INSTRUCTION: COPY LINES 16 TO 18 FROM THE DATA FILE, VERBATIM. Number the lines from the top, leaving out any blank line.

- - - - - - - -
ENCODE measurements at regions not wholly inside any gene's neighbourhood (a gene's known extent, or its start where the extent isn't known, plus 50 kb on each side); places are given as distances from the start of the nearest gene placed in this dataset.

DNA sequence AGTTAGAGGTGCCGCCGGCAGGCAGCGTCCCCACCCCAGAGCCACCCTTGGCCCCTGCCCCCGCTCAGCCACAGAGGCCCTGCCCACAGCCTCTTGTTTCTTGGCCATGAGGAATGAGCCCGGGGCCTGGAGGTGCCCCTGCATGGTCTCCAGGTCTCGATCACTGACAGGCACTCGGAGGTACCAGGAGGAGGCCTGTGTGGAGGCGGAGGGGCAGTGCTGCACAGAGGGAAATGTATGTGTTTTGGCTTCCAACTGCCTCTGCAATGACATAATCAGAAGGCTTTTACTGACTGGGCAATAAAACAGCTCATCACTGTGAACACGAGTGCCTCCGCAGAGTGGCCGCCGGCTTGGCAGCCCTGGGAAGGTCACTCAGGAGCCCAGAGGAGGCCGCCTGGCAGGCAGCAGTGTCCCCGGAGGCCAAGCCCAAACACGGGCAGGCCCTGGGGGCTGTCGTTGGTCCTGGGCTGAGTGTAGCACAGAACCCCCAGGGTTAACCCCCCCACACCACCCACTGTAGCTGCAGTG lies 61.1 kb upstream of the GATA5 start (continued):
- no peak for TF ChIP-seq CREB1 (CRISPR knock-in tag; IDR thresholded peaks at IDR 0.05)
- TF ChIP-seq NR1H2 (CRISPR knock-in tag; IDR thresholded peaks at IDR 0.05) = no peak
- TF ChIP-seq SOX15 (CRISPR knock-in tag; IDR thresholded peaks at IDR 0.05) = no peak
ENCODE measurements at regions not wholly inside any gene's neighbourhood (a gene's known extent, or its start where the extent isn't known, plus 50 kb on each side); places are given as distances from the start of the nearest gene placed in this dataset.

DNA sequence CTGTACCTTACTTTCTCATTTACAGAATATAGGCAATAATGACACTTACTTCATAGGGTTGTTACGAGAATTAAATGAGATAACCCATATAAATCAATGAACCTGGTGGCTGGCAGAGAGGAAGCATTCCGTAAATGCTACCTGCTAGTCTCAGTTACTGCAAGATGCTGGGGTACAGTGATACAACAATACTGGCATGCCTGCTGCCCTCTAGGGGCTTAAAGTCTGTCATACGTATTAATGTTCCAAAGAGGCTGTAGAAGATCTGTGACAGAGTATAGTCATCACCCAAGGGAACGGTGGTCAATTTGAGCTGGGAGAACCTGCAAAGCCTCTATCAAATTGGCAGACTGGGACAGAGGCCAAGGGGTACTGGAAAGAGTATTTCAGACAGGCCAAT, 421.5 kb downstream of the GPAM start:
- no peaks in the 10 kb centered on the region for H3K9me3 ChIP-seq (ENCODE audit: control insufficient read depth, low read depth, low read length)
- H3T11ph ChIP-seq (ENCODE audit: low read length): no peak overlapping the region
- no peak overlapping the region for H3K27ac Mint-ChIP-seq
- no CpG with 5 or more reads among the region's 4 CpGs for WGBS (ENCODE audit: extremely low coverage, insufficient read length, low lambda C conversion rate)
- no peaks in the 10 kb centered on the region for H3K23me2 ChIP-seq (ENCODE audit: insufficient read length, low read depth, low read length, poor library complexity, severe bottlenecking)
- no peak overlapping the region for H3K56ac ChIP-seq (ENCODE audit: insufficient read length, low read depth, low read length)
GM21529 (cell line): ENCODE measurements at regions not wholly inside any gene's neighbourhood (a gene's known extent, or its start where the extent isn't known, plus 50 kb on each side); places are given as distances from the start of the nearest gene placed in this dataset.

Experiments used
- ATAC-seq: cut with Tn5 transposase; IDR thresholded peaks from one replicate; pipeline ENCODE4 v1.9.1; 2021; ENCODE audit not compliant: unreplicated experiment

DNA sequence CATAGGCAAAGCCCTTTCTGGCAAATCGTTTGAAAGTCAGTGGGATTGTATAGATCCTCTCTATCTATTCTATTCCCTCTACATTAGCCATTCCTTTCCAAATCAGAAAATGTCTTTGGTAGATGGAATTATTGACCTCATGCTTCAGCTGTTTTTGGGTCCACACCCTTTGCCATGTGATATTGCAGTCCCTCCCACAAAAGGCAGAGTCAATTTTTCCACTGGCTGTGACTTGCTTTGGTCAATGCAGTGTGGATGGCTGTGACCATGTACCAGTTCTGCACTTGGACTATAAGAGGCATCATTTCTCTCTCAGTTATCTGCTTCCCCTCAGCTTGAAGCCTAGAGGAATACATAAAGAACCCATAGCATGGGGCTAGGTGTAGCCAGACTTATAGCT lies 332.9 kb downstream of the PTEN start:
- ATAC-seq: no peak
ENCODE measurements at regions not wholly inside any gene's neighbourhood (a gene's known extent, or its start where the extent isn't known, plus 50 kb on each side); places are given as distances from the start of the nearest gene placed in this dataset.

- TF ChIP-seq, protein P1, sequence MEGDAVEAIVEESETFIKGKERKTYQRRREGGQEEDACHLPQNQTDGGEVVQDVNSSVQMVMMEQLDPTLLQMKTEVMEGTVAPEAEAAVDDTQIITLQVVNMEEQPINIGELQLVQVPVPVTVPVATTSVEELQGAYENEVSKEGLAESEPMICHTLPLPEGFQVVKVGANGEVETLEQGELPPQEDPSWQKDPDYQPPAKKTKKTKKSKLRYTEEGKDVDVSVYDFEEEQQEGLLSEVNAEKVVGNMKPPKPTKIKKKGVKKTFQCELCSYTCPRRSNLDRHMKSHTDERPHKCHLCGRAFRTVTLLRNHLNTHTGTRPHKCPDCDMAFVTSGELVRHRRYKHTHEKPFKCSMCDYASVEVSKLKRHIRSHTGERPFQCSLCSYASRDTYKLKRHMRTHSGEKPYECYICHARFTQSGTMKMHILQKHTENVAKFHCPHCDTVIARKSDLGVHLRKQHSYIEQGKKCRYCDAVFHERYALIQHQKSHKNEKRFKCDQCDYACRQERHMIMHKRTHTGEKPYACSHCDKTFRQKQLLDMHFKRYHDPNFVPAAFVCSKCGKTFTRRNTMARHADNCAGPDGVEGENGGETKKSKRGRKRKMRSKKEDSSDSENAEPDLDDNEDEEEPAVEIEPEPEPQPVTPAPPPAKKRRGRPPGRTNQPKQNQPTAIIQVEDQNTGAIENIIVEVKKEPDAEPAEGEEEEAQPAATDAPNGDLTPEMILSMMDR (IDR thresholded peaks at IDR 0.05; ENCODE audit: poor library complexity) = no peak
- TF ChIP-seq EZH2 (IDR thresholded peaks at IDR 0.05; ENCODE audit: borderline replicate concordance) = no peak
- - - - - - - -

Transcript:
- ATAC-seq: cut with Tn5 transposase; IDR thresholded peaks from one replicate; pipeline ENCODE4 v1.9.1; 2021; ENCODE audit not compliant: unreplicated experiment

DNA sequence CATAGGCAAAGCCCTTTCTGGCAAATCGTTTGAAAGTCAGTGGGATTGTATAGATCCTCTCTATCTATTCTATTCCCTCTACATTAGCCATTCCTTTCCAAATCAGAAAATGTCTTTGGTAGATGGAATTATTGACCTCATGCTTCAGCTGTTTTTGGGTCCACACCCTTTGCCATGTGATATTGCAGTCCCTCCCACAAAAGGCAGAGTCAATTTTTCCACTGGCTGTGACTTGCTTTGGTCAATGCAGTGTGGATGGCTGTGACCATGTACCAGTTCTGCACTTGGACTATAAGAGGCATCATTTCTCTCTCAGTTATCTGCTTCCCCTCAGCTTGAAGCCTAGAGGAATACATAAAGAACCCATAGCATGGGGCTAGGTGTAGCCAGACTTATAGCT lies 332.9 kb downstream of the PTEN start:
- ATAC-seq: no peak